A coalition of religious leaders recently announced the formation of a new political advocacy organization designed to mobilize voters in opposition to Bush administration policies.
The group, Clergy Leadership Network, will operate from an expressly religious, expressly partisan view. It promises to "bring about sweeping changes in our nation's political leadership," providing a counterpoint to "failing public policies."
My first reaction, upon hearing this announcement, was: Amen. It's high time liberal clergy unite to counter groups like the Christian Coalition, Family Research Council and the Traditional Values Coalition. For decades now, these and similar groups have been busily shaping how Americans think about such issues as school prayer, lesbian and gay civil rights, sex education, and even the war on terrorism. They've injected a right-wing Christian perspective into myriad public debates and have done so in increasingly sophisticated ways, rarely using overtly religious language but nonetheless expressing religious beliefs that are not universally held.
But my excitement was tempered when I read the fine print and learned that this new clergy advocacy group will steer away from discussing a range of social issues - so-called hot-button topics including abortion and gay marriage. "Our key issues," a spokesman said, "are people without jobs, people who are hungry, people burying children killed in Iraq. These are real issues that override flashy talk about sexual orientation."
Economic issues are clearly pressing - especially at a time when our president has enthusiastically cut taxes for the rich, shredded social programs and amassed a half-trillion dollar budget deficit to boot. Princeton economist Paul Krugman is right: The current administration is comprised of "radicals masked as moderates" intent on rolling back many of the economic policies we take for granted and returning us, in effect, to the days of Herbert Hoover.
But it's not just the economy, stupid. "Flashy talk about sexual orientation"? Tell that to the chief justice of the Massachusetts Supreme Court, who said in his recent ruling that lesbian and gay marriage rights are necessary to affirm the "dignity and equality" of all individuals.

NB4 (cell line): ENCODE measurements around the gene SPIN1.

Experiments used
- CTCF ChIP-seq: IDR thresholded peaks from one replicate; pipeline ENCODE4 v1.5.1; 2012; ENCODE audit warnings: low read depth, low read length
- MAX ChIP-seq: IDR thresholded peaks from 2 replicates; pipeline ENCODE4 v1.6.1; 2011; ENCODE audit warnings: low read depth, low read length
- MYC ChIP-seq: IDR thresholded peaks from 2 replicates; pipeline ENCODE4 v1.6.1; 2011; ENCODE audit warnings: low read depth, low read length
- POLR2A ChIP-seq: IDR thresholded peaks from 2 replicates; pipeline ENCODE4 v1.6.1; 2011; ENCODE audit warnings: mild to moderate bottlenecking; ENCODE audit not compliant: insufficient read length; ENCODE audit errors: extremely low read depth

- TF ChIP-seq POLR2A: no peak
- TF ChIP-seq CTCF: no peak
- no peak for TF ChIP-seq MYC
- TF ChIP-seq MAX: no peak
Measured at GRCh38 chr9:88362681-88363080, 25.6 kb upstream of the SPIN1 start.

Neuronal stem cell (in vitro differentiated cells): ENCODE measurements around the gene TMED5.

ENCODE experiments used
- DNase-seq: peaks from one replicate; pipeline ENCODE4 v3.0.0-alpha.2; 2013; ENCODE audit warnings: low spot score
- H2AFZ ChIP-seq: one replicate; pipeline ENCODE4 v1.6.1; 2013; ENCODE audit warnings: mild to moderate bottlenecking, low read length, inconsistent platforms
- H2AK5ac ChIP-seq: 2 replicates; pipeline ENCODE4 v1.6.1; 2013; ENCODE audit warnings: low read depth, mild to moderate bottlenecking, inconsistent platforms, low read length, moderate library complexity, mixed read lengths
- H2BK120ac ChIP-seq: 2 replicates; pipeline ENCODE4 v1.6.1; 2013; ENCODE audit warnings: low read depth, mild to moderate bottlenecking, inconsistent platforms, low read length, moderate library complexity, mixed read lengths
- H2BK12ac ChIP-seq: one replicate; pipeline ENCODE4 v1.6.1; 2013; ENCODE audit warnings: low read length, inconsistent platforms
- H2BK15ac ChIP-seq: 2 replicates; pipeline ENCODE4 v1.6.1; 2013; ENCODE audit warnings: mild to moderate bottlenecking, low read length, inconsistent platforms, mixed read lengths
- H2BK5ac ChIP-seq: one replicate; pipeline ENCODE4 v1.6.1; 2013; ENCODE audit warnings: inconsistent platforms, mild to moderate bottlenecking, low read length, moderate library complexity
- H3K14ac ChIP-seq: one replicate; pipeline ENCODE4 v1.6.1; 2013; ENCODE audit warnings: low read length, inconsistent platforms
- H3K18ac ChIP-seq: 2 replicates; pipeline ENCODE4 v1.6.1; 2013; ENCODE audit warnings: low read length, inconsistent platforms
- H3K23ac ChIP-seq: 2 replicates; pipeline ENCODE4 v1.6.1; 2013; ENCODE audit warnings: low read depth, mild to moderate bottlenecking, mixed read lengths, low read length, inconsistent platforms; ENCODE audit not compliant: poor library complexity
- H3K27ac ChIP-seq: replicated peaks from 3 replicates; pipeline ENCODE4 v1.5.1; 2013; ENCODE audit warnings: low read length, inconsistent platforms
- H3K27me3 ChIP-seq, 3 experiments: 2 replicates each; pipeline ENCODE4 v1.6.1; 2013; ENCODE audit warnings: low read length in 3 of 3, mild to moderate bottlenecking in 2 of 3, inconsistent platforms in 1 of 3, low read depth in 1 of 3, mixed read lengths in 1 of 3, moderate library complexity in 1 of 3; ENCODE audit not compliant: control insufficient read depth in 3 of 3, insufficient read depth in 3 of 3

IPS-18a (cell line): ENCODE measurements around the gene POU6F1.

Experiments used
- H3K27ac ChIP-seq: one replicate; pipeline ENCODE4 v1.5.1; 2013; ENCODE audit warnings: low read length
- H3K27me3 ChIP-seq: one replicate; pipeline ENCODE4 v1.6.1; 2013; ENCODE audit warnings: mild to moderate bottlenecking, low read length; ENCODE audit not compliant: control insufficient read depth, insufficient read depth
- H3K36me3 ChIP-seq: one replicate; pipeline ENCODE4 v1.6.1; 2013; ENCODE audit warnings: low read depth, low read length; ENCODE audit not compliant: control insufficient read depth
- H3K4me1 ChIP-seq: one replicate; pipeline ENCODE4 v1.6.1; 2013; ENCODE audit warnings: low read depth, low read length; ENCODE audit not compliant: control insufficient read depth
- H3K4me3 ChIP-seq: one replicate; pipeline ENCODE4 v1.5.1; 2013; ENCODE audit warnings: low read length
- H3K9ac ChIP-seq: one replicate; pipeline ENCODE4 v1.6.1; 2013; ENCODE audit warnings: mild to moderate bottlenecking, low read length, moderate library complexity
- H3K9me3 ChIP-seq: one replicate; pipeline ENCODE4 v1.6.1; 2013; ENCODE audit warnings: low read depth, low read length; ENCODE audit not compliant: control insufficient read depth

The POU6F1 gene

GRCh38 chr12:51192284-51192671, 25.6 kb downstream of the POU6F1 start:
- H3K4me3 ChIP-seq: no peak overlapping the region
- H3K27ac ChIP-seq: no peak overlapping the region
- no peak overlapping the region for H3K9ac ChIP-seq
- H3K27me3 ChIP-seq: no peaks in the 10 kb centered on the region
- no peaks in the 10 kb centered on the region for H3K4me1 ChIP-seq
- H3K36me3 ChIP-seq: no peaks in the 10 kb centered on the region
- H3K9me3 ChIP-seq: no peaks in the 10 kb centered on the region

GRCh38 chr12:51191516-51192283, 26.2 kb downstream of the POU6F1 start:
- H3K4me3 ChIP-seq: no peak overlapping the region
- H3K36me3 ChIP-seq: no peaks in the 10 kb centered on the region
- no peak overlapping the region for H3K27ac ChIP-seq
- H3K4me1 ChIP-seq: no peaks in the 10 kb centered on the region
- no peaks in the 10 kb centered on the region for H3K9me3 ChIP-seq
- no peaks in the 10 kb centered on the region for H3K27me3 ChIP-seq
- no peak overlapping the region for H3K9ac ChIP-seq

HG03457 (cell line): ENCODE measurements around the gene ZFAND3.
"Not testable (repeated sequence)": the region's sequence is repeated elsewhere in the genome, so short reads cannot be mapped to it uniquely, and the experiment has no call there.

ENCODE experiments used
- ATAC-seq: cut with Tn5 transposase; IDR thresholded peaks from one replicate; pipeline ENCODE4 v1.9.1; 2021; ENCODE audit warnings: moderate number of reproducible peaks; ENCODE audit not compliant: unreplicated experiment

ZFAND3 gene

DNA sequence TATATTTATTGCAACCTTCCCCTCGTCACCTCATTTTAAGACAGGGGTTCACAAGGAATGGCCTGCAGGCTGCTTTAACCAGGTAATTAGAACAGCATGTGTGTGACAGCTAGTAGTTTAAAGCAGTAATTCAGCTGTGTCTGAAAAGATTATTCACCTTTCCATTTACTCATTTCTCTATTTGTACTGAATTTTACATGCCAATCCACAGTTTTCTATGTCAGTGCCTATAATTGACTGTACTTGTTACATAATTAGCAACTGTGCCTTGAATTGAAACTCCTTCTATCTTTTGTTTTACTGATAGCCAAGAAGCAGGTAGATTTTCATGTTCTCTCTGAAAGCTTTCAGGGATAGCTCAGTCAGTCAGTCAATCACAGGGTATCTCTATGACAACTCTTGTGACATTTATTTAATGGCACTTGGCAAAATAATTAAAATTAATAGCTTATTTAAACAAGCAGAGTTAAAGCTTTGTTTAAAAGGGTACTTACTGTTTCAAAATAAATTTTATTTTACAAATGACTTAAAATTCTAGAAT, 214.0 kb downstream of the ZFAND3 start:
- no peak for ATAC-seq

I wonder: Does "flashy talk" apply to discussions of sex education at a time when right-wing activists for abstinence are placing teenagers at risk by not giving them information about safer sex? And what about "flashy talk" about women's rights, just as the Bush administration's ban on so-called partial-birth abortions begins to whittle away at the right to terminate an unwanted pregnancy? "Flashy talk" indeed.
As the Christian right assumes the high ground, the Christian left - if there is such a thing any more - has turned its back on these and other social issues. What they don't seem to realize is that Americans do care about these issues, and many if not most of them support women's right to choose, lesbian and gay civil rights, and comprehensive sex education. They care about these issues passionately, alongside bread-and-butter concerns.
Yet many so-called liberals seem to operate under the strange illusion that these issues are relevant only to "special interests." In this, the Clergy Leadership Network is unfortunately not alone. Recently, while driving to work, I heard affable Democratic strategist James Carville repeat the same mantra: In order to take back the White House, Democrats need to shed the perception that they're beholden to "special-interest groups" (read: supporters of abortion, gay rights, affirmative action and so forth).
Behind all this talk is the quest to appeal to the NASCAR Dad. Democratic strategists seem convinced that blue-collar men, a majority of whom support George W. Bush, have to be won over in order to reclaim the White House. And opinion polls tell them that these guys are none too fond of weak-kneed liberals, African-Americans (unless, of course, they're basketball stars) and even many union members.
But if liberals can in fact capture the loyalty of these "special-interest groups" - a hefty share of America's women, racial and sexual minorities, educated professionals, and unionists, they're doing well. Perhaps well enough to win an election. And if they alienate this part of the population - by not taking its issues seriously - they're sunk.
Conservatives learned long ago that politics is and should be about more than economics. Only when liberal Christians - and Jews and Muslims, for that matter - take back the mantle of family values will they be capable of mounting a serious challenge. But they shouldn't mimic Republicans' paens to traditionalism. They should embrace progressive values we can all get behind. Or else we'll be forced to prepare for the second coming of President George W. Bush.
Arlene Stein, author of "The Stranger Next Door: The Story of a Small Community's Battle Over Sex, Faith, and Civil Rights," is a professor of sociology at Rutgers University.
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